• 84(1) – “For the purposes of determining the length of an employee’s employment with an employer for any provision of this Act, previous employment with the same employer must be taken into account if the break between the periods of employment is less than one year.”
  • 84(2) – “Any payment made or any leave granted in terms of this Act to an employee contemplated by subsection (1) during a previous period of employment must be taken into account in determining the employee’s entitlement to leave or to a payment in terms of this Act.”

The LAC noted that section 41(2) of the BCEA is unambiguous and provides that if employees are dismissed for operational reasons they are entitled to severance pay equal to one week’s remuneration for each completed year of service with the same employer. While the phrase ‘continuous service’ is not defined in the BCEA, section 84(1) provides that an employee’s service with the employer is considered to be ‘continuous’ if there was a break of service of less than one year. Therefore, Section 84(1) effectively provided that even if there is interruption in the course of the employment, for the purposes of determining the length of service, the break or interruption is inconsequential if it is less than one year. What is important to note is that the reason for any break in service is not relevant.

The LAC found that the entitlement of an employee, who has had more than one period of employment with an employer, to severance pay, requires the application of section 84(1) as well as 84(2).

The LAC did not agree with the LC’s reliance on the Rogers case and stated that it was first important to consider whether there was a ‘break’ in the employee’s employment before it was terminated (many a break of more than one year) on retirement and the following four years of employment after his retirement.  Second, whether he was entitled to severance pay for that (earlier) period. Both questions had to be answered with reference to the facts of the case.

In view of the above the real issue in this case was the application of section 84(2). Section 84(2) obliges an employer to consider ‘any payment’ made to an employee in the previous period of employment with the employer. In other words, just because an employee has been working for a set period does not automatically entitle him to one week’s severance for every completed year of service. This is because in certain circumstances it may be necessary to consider a payment received.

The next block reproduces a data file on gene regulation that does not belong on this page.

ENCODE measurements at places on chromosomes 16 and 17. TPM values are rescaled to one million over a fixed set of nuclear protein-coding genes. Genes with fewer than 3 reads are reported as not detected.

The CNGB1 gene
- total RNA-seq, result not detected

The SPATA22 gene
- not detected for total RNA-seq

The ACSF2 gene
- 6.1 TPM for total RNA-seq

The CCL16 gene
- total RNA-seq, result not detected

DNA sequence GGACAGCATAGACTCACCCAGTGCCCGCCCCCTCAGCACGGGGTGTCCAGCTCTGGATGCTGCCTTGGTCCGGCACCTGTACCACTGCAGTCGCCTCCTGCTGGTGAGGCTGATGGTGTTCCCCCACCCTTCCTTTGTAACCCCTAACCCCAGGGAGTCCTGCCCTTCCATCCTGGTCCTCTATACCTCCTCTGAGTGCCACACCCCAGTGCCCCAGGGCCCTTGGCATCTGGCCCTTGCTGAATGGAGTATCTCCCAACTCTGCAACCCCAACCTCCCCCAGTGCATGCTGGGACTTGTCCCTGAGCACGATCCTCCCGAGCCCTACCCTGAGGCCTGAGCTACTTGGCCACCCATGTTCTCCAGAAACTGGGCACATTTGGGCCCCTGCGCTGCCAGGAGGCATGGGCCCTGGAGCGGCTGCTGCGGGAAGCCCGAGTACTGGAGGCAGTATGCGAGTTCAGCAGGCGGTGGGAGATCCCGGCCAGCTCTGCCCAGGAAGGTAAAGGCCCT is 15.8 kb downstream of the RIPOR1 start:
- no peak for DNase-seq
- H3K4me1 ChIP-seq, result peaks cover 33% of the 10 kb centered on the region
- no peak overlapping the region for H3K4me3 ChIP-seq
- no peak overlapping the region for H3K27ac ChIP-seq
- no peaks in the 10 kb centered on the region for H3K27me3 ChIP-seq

The section does not provide for any criteria that may be used to determine which payments should or should not be considered when determining the employee’s entitlement to severance pay. The LAC noted that the “absence of criteria, norms or guidelines to assist the determiner not only introduces a risk of possible arbitrariness or irrationality but saddles the determiner with a very difficult task”. The LAC does note that “the fact that an employee was paid a wage or salary by the employer in the course of his employment with the same employer does not disentitle the employee from receiving the statutory severance pay…and the same may be said regarding the payment of other bonuses and allowances”. In addition, in the ordinary course the payment of pension or provident fund benefits (i.e., retirement benefits) does not disentitle an employee to severance (in the present case the employee had not claimed retirement benefits, a further distinguishing feature from the Rogers decision). The LAC does note, as an aside, that if the employee had previously been retrenched and had been paid severance then this amount should be considered (otherwise there would be a double payment).

The LAC held that the employee continued working ‘seamlessly’ from the date that he reached the retirement age until his retrenchment in 2017. The employee’s employment was therefore uninterrupted. In addition, he had received no payments that would justify a deduction from the payment of one week for every completed year of service. He was, therefore, entitled to 33 weeks’ severance pay, as the CCMA had held.

Importance of the case

A break in employment of less than a year does not affect the calculation of an employee’s length of service, regardless of the reason for the break.  The length of service is not the only factor which determines what the quantum of a severance package will be – prior payments of severance pay, paid earlier in the employee’s employment with an employer may be deducted from the final severance payment.

Entitlement to embark on strike action when there is an unreasonable delay between the date of issue of the certificate of outcome and notice of intention to strike – find out more.

by Jacques van Wyk, Director; Andre van Heerden, Senior Associate; and Lukrisha Ramadu, Candidate Attorney